UK Police Seize £322m of Cryptocurrency in Past Five Years

UK police have seized cryptocurrency worth £322m over the past five years, according to official figures obtained by the New Scientist publication following a freedom of information (FoI) request.

The funds were taken during multiple criminal investigations over this period, highlighting how cryptocurrencies are increasingly used in illegal activity. This is primarily due to the challenges law enforcement face in seizing digital currencies compared to cash. One of these is that cryptocurrencies are often protected by strong encryption, which is impenetrable without a key. It is also difficult for law enforcement to seize cryptocurrency under existing legislation in the UK, even if there is suspicion it has been gained from criminal activity.

The £322m worth of funds were seized by 12 of the UK’s 48 police forces, although the true figure could be much higher because 15 forces reportedly did not respond to the New Scientist’s request. In addition, the UK’s National Crime Agency, which is exempt from FoI legislation, has not revealed how much cryptocurrency it has seized.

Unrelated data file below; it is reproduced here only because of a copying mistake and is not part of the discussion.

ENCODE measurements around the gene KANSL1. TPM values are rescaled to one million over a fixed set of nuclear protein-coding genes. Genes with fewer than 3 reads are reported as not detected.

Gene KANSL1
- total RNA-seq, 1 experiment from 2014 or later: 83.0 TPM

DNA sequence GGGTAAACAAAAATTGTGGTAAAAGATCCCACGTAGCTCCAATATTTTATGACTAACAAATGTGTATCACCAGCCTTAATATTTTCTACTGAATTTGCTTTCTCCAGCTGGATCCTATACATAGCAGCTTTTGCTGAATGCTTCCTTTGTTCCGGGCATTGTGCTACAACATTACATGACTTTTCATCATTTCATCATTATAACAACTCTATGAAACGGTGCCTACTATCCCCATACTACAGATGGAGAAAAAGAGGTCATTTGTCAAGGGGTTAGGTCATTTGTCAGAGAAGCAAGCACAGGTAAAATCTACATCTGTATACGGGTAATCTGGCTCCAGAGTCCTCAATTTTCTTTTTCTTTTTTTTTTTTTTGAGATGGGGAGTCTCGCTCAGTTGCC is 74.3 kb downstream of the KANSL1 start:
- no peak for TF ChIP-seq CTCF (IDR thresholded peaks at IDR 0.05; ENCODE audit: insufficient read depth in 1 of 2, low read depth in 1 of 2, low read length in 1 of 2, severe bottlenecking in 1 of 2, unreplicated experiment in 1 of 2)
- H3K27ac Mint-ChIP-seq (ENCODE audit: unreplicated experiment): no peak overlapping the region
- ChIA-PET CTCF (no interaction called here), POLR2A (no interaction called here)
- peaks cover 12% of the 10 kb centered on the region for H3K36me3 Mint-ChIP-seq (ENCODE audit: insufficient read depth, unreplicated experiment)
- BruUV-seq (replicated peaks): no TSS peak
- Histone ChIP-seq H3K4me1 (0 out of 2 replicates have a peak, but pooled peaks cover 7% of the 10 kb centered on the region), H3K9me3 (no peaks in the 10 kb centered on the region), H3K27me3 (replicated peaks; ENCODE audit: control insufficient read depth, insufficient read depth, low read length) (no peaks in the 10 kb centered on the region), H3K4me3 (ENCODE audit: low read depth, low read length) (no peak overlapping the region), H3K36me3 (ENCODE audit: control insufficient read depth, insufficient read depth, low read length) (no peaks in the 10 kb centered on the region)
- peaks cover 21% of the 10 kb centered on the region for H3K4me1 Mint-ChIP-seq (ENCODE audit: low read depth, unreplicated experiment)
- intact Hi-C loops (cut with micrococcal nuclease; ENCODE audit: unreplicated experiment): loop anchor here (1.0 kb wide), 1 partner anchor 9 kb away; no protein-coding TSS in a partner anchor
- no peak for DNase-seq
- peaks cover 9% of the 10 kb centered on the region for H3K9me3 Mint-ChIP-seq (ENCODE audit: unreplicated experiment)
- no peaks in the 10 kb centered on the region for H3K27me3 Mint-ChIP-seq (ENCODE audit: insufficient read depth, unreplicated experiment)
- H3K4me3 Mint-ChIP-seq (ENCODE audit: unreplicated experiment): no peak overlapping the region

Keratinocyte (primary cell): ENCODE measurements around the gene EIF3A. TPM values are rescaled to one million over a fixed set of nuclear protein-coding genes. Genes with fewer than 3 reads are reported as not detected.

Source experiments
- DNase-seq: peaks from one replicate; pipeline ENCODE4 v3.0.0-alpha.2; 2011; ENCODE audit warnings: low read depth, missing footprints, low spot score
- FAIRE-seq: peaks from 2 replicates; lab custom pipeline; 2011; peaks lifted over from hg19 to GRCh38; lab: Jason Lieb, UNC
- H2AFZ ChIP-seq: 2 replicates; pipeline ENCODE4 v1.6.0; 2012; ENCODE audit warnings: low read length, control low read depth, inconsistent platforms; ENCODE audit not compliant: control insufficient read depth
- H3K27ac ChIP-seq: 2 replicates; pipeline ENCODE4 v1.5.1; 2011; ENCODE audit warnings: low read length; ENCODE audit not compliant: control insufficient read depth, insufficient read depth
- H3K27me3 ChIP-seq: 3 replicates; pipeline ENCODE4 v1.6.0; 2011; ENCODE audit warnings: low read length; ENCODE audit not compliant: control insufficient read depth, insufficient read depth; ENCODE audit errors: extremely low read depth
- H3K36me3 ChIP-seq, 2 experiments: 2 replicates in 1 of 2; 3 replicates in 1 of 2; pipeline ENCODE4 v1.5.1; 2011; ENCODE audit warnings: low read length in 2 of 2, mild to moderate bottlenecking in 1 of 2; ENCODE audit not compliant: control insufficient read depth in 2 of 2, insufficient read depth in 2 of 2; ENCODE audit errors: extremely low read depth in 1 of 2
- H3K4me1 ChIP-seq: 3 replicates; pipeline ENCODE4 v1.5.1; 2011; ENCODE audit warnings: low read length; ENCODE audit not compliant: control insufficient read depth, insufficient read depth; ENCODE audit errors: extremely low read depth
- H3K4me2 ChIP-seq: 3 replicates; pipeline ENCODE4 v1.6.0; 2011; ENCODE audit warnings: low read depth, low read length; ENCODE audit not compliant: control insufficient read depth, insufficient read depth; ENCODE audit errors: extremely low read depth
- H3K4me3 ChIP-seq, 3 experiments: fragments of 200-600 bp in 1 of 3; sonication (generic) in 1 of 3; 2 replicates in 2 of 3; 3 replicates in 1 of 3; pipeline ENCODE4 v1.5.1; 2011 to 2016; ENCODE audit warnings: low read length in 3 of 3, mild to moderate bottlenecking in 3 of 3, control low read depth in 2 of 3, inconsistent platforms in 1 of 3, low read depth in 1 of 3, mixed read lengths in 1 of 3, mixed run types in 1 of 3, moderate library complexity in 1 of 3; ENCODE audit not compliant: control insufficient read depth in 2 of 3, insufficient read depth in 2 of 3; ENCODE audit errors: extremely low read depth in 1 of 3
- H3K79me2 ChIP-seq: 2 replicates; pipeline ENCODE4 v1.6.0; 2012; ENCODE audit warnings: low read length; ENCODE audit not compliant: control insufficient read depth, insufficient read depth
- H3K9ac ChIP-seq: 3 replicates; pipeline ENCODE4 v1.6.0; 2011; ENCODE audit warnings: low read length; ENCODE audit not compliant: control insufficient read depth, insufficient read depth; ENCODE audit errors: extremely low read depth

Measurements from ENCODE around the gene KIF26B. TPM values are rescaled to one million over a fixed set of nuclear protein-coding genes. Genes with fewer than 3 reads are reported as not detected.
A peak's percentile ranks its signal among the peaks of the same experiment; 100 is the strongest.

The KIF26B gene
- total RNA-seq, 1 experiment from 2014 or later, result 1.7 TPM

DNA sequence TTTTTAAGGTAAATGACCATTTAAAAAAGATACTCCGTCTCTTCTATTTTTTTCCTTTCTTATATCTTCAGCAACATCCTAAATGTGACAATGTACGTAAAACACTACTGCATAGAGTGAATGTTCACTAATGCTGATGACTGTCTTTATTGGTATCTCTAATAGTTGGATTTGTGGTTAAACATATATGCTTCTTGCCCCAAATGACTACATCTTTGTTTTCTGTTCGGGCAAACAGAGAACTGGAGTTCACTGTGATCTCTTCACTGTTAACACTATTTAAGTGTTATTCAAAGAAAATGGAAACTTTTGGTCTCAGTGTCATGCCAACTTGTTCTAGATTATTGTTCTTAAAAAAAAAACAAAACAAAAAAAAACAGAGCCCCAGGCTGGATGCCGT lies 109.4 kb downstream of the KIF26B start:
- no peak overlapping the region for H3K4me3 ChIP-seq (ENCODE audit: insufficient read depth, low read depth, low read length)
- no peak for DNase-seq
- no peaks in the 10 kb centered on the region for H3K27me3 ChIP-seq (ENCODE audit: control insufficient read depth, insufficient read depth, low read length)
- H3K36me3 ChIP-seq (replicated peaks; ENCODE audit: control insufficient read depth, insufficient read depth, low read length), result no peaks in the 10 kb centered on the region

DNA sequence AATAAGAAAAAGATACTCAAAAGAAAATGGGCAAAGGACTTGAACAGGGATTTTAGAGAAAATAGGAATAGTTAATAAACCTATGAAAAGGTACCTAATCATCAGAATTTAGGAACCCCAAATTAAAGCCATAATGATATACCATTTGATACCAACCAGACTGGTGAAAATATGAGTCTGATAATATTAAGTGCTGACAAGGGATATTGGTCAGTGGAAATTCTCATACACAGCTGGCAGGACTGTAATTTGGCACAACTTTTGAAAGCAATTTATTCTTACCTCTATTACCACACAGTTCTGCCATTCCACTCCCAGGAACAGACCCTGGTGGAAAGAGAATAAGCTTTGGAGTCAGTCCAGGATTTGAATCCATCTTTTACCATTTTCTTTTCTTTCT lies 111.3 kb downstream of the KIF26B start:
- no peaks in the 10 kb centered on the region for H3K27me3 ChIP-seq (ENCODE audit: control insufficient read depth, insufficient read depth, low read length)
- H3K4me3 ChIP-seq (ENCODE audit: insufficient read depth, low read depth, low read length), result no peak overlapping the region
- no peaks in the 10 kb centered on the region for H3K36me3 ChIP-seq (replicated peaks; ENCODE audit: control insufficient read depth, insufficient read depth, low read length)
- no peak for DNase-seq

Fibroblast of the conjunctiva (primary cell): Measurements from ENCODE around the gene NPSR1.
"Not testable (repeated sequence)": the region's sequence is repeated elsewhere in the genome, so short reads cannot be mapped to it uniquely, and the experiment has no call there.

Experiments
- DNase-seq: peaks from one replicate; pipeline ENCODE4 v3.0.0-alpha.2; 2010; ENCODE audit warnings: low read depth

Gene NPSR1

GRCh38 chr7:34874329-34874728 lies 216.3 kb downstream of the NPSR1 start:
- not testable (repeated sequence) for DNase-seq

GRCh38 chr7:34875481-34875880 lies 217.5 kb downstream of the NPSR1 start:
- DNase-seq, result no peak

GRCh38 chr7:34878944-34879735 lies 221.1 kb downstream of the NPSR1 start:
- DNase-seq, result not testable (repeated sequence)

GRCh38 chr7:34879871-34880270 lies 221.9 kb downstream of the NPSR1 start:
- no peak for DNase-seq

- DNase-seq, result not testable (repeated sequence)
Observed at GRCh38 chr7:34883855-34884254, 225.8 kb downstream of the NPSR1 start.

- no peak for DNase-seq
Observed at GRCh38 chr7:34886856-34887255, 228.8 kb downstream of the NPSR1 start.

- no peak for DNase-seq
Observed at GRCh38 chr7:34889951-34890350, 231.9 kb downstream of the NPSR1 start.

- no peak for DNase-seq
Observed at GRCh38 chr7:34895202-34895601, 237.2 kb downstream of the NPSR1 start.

Almost all (99%) of the seized cryptocurrencies were Bitcoin, although small amounts of Ethereum, Dash, Monero and Zcash were also confiscated.

Commenting on the story, Jake Moore, former head of digital forensics at Dorset Police and global cybersecurity advisor at ESET, said: “Police forces have come so far in digital investigations, yet the final step of confiscation is simply too difficult to examine in many situations. The key design of cryptocurrencies is to keep them secure from interception from anyone, whether that be a threat actor or law enforcement, plus they were not intended to have a back door for any reason. This naturally causes a problem for police forces wanting to seize through the original procedures they are all used to with old-fashioned finances. In some cases, criminals may be locked up without giving away access to their funds, only to see huge returns on their release from jail.

“Digital investigations still remain in their infant phase and require far more resources to improve fighting this growing criminality. Cyber-criminals are very aware of the well-documented evasion tactics available but policing is improving at a rate that will slowly catch up in time. Deploying better surveillance techniques on known suspects, increasing intelligence and improving the profiling on those who are thought to be involved all helps build stronger evidence to recover and seize funds. However, the cost of this could potentially outweigh the amount that is recoverable in many cases.”

Last year, Europol revealed it had observed the proliferation of new money laundering techniques involving cyptocurrencies, a trend exacerbated by the COVID-19 pandemic.

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